All in one handy list, here’s everything we wrote in the last month, from Ted Handel to rough pubs.
We started the month with some pondering on quality, consistency and conspiracy theories prompted by problems at Goose Island: ‘False flag, man! Blame the bugs and bacteria to justify The New World Order! Wake up and smell the mind control drugs!’
A 1964 article from the Spectator archive highlighted the fact that people have been worrying about the decline of the English pub for a long time:
Given that the beer is good (and I know that this is another question), I can’t believe that anyone wants to drink his pint, let alone talk the evening through with friends, in the kind of South Seas Traders tavern or sub-Scandinavian bar which seems to appear whenever the painters and decorators move in on an ordinary pub.
We finally found a picture of Mr E.C. (Ted) Handel of Watney’s, one of the stars of Brew Britannia. He’s the chap who argued with Christopher Hutt on the letters page of the Financial Times in 1973, thus boosting CAMRA’s membership, Hutt reckons, by thousands.
For Session #112 hosted by Carla Jean Lauter we considered the place of the secondary economy in UK beer — where is there money to be made other than in brewing or selling beer? (She hasn’t posted a round-up yet.)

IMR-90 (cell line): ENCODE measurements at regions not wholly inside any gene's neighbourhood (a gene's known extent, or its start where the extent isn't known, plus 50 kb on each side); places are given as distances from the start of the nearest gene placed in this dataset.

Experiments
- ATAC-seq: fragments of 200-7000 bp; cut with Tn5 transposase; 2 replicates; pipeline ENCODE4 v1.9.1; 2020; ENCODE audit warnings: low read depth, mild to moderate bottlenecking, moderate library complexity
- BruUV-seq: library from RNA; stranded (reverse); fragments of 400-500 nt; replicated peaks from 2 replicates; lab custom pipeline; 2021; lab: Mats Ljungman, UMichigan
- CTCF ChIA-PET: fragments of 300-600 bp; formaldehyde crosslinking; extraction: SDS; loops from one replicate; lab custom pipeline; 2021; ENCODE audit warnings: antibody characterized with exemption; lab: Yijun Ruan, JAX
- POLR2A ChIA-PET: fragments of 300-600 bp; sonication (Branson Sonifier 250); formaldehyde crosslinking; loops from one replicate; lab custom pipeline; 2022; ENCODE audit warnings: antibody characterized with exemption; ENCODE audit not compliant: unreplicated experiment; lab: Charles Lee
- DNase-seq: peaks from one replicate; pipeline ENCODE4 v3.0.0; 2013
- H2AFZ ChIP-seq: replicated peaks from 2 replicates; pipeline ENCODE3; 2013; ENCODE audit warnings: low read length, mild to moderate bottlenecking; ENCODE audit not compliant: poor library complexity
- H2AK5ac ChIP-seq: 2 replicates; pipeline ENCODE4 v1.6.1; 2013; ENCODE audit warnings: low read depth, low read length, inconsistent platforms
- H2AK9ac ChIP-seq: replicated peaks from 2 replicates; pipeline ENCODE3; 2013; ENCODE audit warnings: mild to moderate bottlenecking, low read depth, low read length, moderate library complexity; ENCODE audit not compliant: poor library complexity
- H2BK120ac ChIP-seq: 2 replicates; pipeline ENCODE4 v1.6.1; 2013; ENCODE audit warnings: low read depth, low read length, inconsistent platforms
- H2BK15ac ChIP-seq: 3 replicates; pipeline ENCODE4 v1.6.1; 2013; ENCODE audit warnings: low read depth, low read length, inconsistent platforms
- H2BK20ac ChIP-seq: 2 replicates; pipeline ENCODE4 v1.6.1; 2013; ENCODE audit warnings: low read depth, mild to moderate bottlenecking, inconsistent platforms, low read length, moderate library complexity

Commenter and blogger Dave S asked an interesting question about which beers get ‘traddies’ as excited as, say, Cloudwater DIPA gets ‘crafties’. We did our best to answer and then threw it open for suggestions which prompted some fantastically thought-provoking comments:
The one I would run over hot coals for is Harveys Porter, which is up there with Fullers Porter in the “it’s insane this is not available, on cask, Nov-Feb in many outlets at a time and temperature the beers suit” category.
We volunteered to host Session #113 ourselves on the topic of Mass Observation: The Pub and The People. (Friday was D-Day for contributions but, following the advice of a previous host, we’re not going to write the round-up for a week or so there’s still time to take part.)
We took ten days off in the middle of June. We visited a lot of pubs, digested our impressions, and then wrote three posts on…
What you might call Series 3 of Magical Mystery Pour got going with a review of Italian brewery LoverBeer’s Madamin — an interesting beer, but expensive.
We’re after your help again: did you, or one of your pals, drink at the Wetherspoon pub on Deansgate, Manchester, on 15 August 1995, the day it opened? The Moon Under Water was then the biggest pub in Britain and we’re trying to put together a detailed pen portrait of the place for our latest Big Project.
And, finally, Bailey went solo with a reflection on rough pubs, or pubs that look rough but aren’t, and the calculations we all make before deciding to step over the threshold of a strange boozer.
Beyond the blog there is also our long-read for All About Beer on the status of Guinness:
In the mid-20th century, it is no exaggeration to say that Guinness was regarded as about the hippest beer around — a brew for connoisseurs, and a beer of almost mystical complexity and brilliance… Back then, enthusiasts shared details of the oddities of its manufacture such as the addition of soured beer to give the finished product its tang, and discussed how temperamental it could be if stored and served at the wrong temperature, or for too long, or not long enough.
You can read our most recent column for Devon Life here, in flippy-flappy pretend magazine format.